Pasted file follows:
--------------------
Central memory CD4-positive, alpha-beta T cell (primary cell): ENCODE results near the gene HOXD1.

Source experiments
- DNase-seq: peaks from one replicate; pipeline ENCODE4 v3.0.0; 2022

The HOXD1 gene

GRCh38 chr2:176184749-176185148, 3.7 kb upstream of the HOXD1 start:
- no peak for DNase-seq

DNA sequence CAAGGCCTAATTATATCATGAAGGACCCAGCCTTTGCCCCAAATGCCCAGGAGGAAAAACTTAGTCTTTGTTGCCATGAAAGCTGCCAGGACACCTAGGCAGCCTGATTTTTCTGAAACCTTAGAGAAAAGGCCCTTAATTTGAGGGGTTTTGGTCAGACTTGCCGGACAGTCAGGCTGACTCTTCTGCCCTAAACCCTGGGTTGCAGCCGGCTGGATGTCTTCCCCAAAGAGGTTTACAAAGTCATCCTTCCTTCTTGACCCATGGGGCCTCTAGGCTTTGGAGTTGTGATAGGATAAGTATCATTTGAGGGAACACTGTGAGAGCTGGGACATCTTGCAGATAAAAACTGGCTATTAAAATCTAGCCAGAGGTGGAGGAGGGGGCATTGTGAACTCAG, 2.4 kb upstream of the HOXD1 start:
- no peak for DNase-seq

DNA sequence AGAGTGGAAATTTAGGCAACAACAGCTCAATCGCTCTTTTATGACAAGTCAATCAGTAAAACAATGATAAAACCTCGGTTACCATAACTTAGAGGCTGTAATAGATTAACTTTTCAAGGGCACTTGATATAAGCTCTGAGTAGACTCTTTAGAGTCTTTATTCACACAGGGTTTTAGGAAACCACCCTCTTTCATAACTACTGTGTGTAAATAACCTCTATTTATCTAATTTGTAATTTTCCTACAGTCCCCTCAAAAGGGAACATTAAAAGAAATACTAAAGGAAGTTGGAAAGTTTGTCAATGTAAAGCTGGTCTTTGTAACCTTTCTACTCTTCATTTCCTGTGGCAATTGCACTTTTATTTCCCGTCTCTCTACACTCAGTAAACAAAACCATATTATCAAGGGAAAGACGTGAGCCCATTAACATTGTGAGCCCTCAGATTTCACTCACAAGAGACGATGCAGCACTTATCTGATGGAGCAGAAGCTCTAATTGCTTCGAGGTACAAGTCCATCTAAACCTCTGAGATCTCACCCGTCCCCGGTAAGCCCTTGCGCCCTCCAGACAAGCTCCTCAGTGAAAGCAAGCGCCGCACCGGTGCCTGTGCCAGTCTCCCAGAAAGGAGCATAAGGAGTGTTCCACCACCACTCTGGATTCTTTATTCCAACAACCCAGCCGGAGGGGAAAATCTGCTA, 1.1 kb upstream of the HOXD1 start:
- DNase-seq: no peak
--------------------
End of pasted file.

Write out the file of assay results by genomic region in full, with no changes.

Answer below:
Central memory CD4-positive, alpha-beta T cell (primary cell): ENCODE results near the gene HOXD1.

Source experiments
- DNase-seq: peaks from one replicate; pipeline ENCODE4 v3.0.0; 2022

The HOXD1 gene

GRCh38 chr2:176184749-176185148, 3.7 kb upstream of the HOXD1 start:
- no peak for DNase-seq

DNA sequence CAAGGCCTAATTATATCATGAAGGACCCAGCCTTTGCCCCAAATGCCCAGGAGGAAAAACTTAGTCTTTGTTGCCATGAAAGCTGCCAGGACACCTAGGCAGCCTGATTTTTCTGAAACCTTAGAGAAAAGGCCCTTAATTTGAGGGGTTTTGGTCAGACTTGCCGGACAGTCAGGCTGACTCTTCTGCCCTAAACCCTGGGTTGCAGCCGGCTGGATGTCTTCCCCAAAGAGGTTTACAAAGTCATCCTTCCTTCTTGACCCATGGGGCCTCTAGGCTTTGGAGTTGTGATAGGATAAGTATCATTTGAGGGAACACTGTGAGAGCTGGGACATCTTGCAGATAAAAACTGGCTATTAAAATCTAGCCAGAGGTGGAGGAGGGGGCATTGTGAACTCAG, 2.4 kb upstream of the HOXD1 start:
- no peak for DNase-seq

DNA sequence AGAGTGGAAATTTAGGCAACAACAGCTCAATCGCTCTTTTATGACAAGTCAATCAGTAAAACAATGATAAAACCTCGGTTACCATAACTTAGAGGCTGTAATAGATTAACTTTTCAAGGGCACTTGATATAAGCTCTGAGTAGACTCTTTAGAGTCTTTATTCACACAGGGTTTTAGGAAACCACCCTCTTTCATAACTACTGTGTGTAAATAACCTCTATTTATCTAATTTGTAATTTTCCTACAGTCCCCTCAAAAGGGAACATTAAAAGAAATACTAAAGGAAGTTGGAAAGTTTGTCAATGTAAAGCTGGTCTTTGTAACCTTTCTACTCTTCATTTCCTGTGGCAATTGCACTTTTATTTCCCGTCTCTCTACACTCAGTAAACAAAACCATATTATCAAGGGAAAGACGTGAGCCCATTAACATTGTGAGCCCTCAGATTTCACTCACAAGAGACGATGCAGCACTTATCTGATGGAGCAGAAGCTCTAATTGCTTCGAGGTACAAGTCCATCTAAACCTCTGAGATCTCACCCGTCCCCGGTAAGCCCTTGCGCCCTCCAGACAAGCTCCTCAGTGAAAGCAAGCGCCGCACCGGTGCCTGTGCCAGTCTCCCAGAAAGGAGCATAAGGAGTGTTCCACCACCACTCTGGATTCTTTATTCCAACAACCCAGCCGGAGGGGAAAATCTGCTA, 1.1 kb upstream of the HOXD1 start:
- DNase-seq: no peak